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Incredible biodiversity on Fal oyster fishery, notes from a day out on the Fal Oyster Survey 2019

Posted on: 05th March 2019

Incredible biodiversity on Fal oyster fishery, notes from a day out on the Fal Oyster Survey 2019
It was a dark winters morning, and Cornwall was being lashed by a strong easterly gale. With the sky dark and rain falling horizontally I was not sure what to expect from the day I had signed up to, helping out with a survey of the Fal oyster fishery aboard the Cornwall IFCA research vessel the Tiger Lily VI. 
I got handed a lifejacket and a hard hat and I was glad I had brought extra thermals and my full oil skins! Shortly the first tow of the day was underway. Skipper Chris Lowe looked quite happy in his warm dry cabin as the team of marine scientists, led by principle marine scientist Colin Trundle, and I waited out on the deck in the rain for the first dredge of the day to come aboard.  
I joined the team on the last day of their annual four day survey which assesses the health of the shellfish stocks and wider environment within the Fal oyster fishery area. This is my home patch having grown up as a “harbour rat” on the Fal and having spent many hours aboard the oyster boats as a boy and young man, both fishing and racing, the fishery is very important to me on many levels.
Fig 1; Native oysters Ostrea edulis, Photo Cornwall IFCA.  
The flooded valley of the Truro River creates a unique wide estuary, known as a ria, which has highly productive sub-tidal gravel and shell banks, home to the native oysters, which have been harvested for centuries in a traditional, sustainable fishery. The beauty of the Fal oyster (and queen scallop) fishery is the fact that it was effectively frozen in time by forward thinking managers who, in 1936, banned the use of engines or any other power source except sail, oar and human muscle; The result has been the continuation of a traditional fishery and a way of life, the only fishery of its kind in Europe. While many other native oyster fisheries around Europe have collapsed, the Fal fishery has remained viable and has a bright future. 
Figure 2; Oyster fishing under sail. Photo by Phil Lockley
The weather was so foul I noticed that none of the sail boats were joining the fishing that day. Just as well as the fishers aboard the traditional gaff rigged sail powered ‘working boats’ used have none of the luxuries we did aboard the Tiger Lily, with its well-appointed cabin and galley!  The estuary is relatively sheltered from the prevailing south westerly’s but a south or south east wind funnels straight into the Carrick Roads, and when it gets strong it seriously hampers fishing as sailing becomes dangerous. The wind whistled around the boat as the anchor was drawn in, pulling the boat forwards and the dredge along the seabed. Fortunately our crew were afforded some shelter as the boat naturally pointed into the wind. Something the sail boats can’t do as they have to drift downwind while pulling their dredges.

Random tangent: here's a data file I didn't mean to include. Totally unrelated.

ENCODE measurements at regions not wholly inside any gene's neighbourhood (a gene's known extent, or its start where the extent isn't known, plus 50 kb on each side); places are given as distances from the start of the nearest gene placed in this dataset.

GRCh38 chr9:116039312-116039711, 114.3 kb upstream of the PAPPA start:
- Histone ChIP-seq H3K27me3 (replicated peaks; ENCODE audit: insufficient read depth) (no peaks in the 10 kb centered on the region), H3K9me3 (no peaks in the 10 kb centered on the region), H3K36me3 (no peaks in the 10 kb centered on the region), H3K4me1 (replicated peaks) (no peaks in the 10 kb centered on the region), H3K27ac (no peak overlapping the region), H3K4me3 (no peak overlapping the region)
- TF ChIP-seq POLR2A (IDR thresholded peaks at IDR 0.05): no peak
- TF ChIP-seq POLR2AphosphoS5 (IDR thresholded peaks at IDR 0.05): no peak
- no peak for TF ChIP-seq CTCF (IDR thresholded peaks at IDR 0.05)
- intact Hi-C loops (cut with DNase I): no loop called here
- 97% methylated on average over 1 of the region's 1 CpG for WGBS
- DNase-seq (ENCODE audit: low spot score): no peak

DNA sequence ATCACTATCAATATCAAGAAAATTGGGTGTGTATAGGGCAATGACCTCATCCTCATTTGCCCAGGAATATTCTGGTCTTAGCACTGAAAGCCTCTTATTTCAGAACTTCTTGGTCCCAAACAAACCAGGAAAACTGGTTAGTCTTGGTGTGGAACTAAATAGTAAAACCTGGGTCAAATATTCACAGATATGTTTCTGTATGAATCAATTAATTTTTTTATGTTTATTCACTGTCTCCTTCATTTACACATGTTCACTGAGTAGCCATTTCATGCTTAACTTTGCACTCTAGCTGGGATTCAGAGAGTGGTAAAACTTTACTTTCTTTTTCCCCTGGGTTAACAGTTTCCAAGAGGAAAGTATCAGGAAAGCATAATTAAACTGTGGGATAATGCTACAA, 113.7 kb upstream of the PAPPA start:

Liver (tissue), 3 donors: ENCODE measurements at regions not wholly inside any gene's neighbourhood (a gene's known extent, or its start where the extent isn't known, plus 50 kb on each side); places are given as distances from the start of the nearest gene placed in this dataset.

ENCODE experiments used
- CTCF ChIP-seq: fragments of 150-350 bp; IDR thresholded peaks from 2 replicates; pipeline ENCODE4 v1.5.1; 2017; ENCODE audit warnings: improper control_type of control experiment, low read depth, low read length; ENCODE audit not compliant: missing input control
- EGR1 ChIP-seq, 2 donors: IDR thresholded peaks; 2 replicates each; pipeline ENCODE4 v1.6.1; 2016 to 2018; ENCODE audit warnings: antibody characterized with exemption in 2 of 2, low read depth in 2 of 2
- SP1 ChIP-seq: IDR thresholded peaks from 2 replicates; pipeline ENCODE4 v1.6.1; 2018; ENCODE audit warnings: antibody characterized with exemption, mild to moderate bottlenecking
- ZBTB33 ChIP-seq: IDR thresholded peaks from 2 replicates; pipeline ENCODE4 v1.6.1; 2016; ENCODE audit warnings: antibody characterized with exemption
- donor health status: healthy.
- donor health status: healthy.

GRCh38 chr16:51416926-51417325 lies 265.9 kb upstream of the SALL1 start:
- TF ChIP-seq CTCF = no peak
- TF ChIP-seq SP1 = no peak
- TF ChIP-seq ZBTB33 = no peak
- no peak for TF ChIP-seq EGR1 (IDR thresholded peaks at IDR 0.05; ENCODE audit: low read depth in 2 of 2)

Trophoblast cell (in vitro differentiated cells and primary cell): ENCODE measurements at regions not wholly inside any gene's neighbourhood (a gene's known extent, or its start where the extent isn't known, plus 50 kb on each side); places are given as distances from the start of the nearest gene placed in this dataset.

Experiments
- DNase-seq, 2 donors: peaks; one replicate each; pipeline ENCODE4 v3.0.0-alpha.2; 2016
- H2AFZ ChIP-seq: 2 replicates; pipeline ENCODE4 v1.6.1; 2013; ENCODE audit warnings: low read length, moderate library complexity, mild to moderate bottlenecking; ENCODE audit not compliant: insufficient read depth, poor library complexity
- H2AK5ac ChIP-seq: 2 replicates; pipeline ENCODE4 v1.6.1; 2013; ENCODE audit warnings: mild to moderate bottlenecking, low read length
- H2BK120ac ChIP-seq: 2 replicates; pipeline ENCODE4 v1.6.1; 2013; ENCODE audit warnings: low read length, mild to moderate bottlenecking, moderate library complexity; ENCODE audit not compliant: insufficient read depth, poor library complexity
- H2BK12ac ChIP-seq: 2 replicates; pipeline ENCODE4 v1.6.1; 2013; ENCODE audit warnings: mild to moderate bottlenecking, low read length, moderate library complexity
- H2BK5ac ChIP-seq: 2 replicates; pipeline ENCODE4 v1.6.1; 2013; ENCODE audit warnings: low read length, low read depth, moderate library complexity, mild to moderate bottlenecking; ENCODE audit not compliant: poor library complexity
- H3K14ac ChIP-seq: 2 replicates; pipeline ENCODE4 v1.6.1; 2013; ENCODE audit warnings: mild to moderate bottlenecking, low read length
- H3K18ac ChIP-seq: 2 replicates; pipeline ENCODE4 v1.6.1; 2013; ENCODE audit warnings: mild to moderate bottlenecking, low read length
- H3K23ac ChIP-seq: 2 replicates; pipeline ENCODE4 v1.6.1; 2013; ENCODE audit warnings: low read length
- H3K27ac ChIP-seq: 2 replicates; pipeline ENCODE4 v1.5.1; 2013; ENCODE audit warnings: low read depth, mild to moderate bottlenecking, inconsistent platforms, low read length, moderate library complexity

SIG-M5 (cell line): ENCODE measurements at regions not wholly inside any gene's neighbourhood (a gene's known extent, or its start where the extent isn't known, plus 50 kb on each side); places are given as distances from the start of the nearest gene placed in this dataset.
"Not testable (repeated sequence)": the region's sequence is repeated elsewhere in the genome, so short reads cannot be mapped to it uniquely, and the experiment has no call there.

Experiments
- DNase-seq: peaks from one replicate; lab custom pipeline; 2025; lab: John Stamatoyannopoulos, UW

Figure 3; Oyster survey on Cornwall IFCA research Vessel Tiger Lilly VI, Photo Matt Slater
Oystermen have to manually haul their dredges up to empty them, but we were lucky having a beautifully designed hydraulic system aboard the survey vessel. The dredge itself however was exactly the same size and design as those used by the oyster fishermen. It’s a lightweight metal frame of a maximum 0.72metres wide with a steel, untoothed blade (front edge) and a lightweight chain mail belly. The dredges have to be light (under 20 kg) or a man couldn’t pull them all day long. They don’t dig into the sea bed but skid along the surface, picking up empty shells and small stones, what’s known as the ‘cultch’, among which the oysters are found. 
Figure 4; Oyster Dredge used for survey and bags of slipper limpets, Photo Matt Slater
Straight away, like a well-oiled machine, the marine scientists aboard sorted through the catch, collecting up oysters, queen scallops and slipper limpets from the mass of purple coralline algae covered shells and seaweeds. Scuttling among the shells were a multitude of small crabs including several beautiful navigator crabs, these are fast moving members of the swimming crab family, they are abundant on the Fal oyster beds but a species that I only recently correctly identified. 
Figure 5; Navigator crab, Liocarcinus arcuatus, Photo Matt Slater
As the survey took place, I was transported back in time…. For a winter I worked as an oysterman back in the mid 1990’s aboard the Six Brothers skippered by Marshall Vinnicombe, a legendary oyster man. Back then I was younger and fitter but still didn’t stand a chance of keeping up with Marshall who despite his years (nearly twice mine at the time) was frighteningly fast at sorting the catch and picking out oysters which would hang- that is oysters that are above minimum landing size being able to “hang” within the circle of an oyster gauge, 67mm in diameter.  
Figure 6; The author oyster fishing in '97, Photo Phil Slater